A new study reveals a staggering disparity in life expectancy between Black Americans and their white counterparts between 1999 and 2020. In an analysis of U.S. data, a Yale-led team of researchers found 1.63 million excess deaths in the Black population compared with white Americans, representing more than 80 million excess years of potential life lost.
The findings drive home the urgency of making health equity a reality and the need for policymakers and health care professionals to address structural racism and health disparities, the researchers say. While some progress toward reducing disparities was achieved in the early 2000s, the racial gap in mortality rates stalled and then increased abruptly in 2020, coinciding with the onset of the COVID-19 pandemic, leaving the U.S. no better than it was in 1999, they said.
The study was published today in the Journal of the American Medical Association (JAMA).
To analyze trends in health disparities, the team examined U.S. death certificate data from the Centers for Disease Control and Prevention (CDC), comparing the age-adjusted mortality rates between the Black population and the white population. Separately, they estimated the excess years of potential life lost among the Black population — and the subsequent loss of human potential — by comparing the age of premature death against typical life expectancy.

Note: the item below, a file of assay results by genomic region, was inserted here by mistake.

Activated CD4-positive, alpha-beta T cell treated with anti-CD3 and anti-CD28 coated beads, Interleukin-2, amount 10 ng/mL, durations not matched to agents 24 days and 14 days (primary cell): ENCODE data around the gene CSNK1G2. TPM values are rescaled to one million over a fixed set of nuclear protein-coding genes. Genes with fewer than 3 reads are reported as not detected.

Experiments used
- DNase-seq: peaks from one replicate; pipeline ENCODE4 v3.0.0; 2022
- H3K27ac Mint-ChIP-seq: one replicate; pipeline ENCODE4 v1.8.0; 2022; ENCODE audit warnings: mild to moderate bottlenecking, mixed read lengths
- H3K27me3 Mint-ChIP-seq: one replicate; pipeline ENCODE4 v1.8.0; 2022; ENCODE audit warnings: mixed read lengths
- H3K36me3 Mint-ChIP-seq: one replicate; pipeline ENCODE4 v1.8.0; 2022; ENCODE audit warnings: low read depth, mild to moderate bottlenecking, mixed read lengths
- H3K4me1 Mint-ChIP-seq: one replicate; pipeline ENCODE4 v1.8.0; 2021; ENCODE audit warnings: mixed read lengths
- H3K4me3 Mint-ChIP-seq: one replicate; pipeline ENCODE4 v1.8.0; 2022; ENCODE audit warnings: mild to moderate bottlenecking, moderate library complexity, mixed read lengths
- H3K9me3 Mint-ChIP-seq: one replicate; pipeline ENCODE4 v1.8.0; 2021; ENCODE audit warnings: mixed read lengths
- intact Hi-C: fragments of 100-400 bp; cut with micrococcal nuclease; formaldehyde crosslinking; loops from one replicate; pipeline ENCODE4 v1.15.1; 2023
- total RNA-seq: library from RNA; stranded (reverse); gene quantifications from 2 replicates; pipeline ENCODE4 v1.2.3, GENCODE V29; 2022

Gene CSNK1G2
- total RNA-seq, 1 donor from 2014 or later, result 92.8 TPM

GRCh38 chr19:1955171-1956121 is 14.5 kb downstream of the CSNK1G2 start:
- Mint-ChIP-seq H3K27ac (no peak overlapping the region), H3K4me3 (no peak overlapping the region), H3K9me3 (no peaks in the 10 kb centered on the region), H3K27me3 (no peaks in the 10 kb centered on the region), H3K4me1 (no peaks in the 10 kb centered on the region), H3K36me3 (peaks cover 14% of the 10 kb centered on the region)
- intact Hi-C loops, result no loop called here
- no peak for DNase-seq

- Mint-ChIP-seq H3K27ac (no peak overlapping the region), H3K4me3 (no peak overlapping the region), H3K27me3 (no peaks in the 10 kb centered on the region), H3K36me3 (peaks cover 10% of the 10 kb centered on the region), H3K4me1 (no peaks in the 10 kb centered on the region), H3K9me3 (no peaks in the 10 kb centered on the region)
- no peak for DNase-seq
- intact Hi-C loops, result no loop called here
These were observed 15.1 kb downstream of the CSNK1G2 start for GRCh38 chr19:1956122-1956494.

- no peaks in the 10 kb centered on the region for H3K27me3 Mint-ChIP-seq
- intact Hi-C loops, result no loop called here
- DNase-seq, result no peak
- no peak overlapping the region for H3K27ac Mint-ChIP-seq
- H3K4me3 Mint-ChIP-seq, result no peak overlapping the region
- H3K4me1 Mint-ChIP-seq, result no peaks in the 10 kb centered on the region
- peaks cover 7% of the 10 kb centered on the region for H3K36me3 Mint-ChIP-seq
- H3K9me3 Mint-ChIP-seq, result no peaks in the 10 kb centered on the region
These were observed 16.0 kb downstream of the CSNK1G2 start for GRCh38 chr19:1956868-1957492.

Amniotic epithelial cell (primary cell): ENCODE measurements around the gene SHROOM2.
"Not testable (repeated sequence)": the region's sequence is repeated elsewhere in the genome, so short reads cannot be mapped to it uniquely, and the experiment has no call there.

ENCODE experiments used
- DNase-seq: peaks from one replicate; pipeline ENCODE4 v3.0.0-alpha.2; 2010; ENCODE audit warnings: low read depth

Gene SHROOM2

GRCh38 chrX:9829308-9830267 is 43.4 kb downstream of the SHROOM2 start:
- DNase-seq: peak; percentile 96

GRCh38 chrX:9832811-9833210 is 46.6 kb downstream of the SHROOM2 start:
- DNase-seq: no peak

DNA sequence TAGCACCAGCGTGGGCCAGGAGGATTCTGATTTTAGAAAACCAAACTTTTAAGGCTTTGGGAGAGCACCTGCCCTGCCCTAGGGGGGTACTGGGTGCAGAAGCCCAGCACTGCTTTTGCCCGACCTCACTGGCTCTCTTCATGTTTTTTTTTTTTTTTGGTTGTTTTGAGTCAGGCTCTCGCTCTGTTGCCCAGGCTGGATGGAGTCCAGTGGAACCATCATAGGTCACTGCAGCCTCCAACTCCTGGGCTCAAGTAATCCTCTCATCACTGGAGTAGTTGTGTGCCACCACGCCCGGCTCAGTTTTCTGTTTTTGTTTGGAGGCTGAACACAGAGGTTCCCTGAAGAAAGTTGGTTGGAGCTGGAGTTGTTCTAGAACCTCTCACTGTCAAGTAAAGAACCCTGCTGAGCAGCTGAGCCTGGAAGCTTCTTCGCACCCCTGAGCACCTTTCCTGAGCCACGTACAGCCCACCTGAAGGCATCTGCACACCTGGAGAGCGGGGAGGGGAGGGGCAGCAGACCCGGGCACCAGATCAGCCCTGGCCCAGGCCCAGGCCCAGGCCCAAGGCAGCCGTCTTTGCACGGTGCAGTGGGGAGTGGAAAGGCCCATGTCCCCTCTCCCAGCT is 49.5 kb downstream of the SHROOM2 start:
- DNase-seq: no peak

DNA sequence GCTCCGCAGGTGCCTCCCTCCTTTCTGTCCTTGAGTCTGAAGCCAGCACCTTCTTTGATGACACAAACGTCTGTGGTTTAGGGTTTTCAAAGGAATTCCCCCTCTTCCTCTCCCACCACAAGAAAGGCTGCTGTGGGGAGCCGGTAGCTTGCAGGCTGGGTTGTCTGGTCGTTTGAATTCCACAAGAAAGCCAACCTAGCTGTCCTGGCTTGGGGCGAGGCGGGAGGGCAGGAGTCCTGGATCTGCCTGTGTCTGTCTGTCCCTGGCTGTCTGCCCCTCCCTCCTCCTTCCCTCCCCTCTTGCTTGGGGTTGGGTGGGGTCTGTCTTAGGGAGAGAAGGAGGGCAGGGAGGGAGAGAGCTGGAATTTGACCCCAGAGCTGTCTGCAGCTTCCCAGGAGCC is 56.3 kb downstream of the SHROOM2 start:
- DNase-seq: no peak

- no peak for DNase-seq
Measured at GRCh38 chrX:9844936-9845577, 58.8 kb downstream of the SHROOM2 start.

“It is important to remember this is not an abstract concept. There is a real human toll to these entrenched inequities,” said Marcella Nunez-Smith, MD, MHS, associate dean for health equity research at Yale; C.N.H Long Professor of Internal Medicine, Public Health, and Management, and one of the authors. “The impact on families and communities should be unacceptable to all of us.”
“The results of the study are critically important,” said Harlan M. Krumholz, MD, Harold H. Hines, Jr. Professor of Medicine, professor of public health, director of the Yale-based Center for Outcomes Research and Evaluation (CORE), and senior author of the study.
“So far, our efforts to address health equity have failed to produce sustainable improvements in the lives and years lost by Black Americans because of disparities in death rates across the spectrum of age,” he said.
According to the analysis, heart disease was the number one contributor towards age-adjusted excess mortality for men and women, followed by cancer for men. The widest racial gap in years of potential life lost within the population occurs during the first year of life. Another finding was that after a brief period of progress, the COVID-19 pandemic had a disastrous impact.
“Despite initial progress during the early 2000s, we found persistent excess mortality rates among non-Hispanic Black adults,” said César Caraballo, MD, a postdoctoral associate at CORE and lead author of the study. “The abrupt worsening of these disparities in the first year of the pandemic indicates that current efforts to eliminate mortality disparities have been minimally effective and that progress has been fragile.
We need targeted strategies aimed at early childhood health and preventing heart disease and cancer, some of the main drivers of these disparities, to build a more equitable future.”
Other authors of the paper include Daisy S. Massey, Chima D. Ndumele, Yuntian Liu, Yuan Lu, and Jeph Herrin, all from Yale; Trent Haywood from Zing Health; Shayaan Kaleem from the University of Toronto; Terris King of the Lunkan Group; Herman A. Taylor from the Morehouse School of Medicine; Karol E. Watson from the University of California Los Angeles; Clyde W. Yancy from the Northwestern Feinberg School of Medicine; and Jeremy S. Faust from Harvard Medical School.